Chainsmokers concert promoters fined $20,000 for violating New York coronavirus policies

The concert promoters responsible for a charity event featuring The Chainsmokers in July have been fined $20,000 for violating New York state public health policies amid the coronavirus pandemic.

Videos shared on social media from the July 25 event showed the concertgoers in large crowds, with seemingly little social distancing and few masks, prompting a state investigation. The Southampton concert on Long Island was intended to be a drive-in charity concert that hosted various acts, with The Chainsmokers as the headliners.

New York Gov. Andrew Cuomo’s office announced the fine Wednesday for violating an executive order by hosting a “non-essential” gathering and failure to enforce safety measures.

“As I said immediately following reports of this event, it was an egregious violation of the critical public health measures we have had in place since the beginning of this pandemic to protect New Yorkers from COVID-19,” Cuomo said in a statement.

“In the Know Experiences,” the promoters fined for the event, declined to comment to NBC News on Wednesday. A representative for The Chainsmokers also declined to comment.

The governor’s office said that the promoters failed to disclose a “friends and family” section, where concertgoers could gather and where mask-wearing was not enforced, in their permit application for the event. A state investigation also found that more than 2,150 people were in attendance, which exceeded the maximum allowed through the event’s permit.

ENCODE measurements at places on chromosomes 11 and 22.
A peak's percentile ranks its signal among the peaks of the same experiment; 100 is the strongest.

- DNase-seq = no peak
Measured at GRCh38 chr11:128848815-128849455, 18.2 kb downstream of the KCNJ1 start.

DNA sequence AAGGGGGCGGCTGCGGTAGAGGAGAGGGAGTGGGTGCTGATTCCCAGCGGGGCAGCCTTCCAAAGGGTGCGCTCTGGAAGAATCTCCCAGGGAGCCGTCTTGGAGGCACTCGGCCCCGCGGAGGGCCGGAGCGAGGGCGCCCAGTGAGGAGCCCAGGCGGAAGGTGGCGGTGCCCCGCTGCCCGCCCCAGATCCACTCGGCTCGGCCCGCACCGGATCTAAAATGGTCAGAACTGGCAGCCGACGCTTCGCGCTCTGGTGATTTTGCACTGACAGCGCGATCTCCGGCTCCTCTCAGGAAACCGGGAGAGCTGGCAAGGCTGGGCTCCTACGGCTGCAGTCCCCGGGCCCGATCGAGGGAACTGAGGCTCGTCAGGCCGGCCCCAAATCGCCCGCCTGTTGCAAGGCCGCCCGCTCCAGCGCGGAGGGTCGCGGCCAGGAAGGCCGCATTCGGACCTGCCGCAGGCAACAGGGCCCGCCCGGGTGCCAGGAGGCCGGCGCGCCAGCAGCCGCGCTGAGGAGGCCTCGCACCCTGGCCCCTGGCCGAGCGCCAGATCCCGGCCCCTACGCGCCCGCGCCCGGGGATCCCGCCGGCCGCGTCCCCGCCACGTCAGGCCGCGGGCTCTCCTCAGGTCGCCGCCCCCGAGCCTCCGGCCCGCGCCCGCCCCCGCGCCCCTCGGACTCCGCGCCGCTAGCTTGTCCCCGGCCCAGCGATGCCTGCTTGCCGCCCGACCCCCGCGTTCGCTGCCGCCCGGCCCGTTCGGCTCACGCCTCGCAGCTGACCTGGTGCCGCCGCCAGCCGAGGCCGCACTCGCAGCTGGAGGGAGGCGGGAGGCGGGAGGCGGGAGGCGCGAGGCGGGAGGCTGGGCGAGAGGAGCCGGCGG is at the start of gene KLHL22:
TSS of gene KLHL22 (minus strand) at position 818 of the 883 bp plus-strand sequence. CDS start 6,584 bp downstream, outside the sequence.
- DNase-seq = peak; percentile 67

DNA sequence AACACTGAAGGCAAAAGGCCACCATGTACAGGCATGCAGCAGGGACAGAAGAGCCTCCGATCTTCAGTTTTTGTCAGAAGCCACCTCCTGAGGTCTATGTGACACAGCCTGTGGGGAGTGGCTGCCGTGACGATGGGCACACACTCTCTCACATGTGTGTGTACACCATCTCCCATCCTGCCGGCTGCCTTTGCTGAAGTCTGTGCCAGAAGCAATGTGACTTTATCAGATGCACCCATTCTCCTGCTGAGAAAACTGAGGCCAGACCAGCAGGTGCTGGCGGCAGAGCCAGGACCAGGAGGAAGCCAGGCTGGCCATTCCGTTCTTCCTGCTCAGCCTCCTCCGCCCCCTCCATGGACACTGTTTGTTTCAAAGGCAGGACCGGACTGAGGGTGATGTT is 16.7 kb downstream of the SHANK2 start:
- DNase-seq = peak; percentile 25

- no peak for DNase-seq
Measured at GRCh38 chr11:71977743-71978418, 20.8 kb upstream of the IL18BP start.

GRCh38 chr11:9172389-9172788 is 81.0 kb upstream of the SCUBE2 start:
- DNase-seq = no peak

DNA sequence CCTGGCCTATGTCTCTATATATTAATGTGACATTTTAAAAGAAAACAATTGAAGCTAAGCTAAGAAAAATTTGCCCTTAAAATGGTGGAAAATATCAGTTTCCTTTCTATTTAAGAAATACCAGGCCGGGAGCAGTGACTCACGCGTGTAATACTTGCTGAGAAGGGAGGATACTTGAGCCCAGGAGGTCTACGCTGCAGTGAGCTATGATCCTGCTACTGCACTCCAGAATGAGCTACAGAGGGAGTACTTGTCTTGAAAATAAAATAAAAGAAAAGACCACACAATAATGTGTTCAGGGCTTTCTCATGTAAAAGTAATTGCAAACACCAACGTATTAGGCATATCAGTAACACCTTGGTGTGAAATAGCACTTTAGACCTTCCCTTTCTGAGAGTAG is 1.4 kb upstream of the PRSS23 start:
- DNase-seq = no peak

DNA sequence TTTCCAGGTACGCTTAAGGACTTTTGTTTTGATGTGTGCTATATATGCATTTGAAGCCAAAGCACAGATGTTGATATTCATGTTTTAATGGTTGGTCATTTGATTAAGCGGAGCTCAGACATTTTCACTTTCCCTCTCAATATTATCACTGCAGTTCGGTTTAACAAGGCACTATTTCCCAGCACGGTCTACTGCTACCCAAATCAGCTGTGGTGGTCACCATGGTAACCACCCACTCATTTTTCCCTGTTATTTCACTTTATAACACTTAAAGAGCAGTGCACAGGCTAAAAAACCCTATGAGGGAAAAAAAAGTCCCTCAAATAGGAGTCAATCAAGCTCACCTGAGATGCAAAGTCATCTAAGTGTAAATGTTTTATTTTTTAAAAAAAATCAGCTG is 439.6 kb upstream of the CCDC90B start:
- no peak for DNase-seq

The town of Southampton is now no longer allowed to approve group gathering permits without state approval, Cuomo also announced.

Concert rules required attendees to stay within a certain foot radius of their car and leave to use the restroom and to wear a mask while doing so, NBC’s “Today” reported at the time. The concert’s website stating the rules is no longer available.

Billboard reported prior to the concert that tickets ranged in price from $1,250 to $25,000, the profits of which would go to various charities including No Kid Hungry, Children’s Medical Fund of NY and Southampton Fresh Air Home.

Diana Dasrath contributed.

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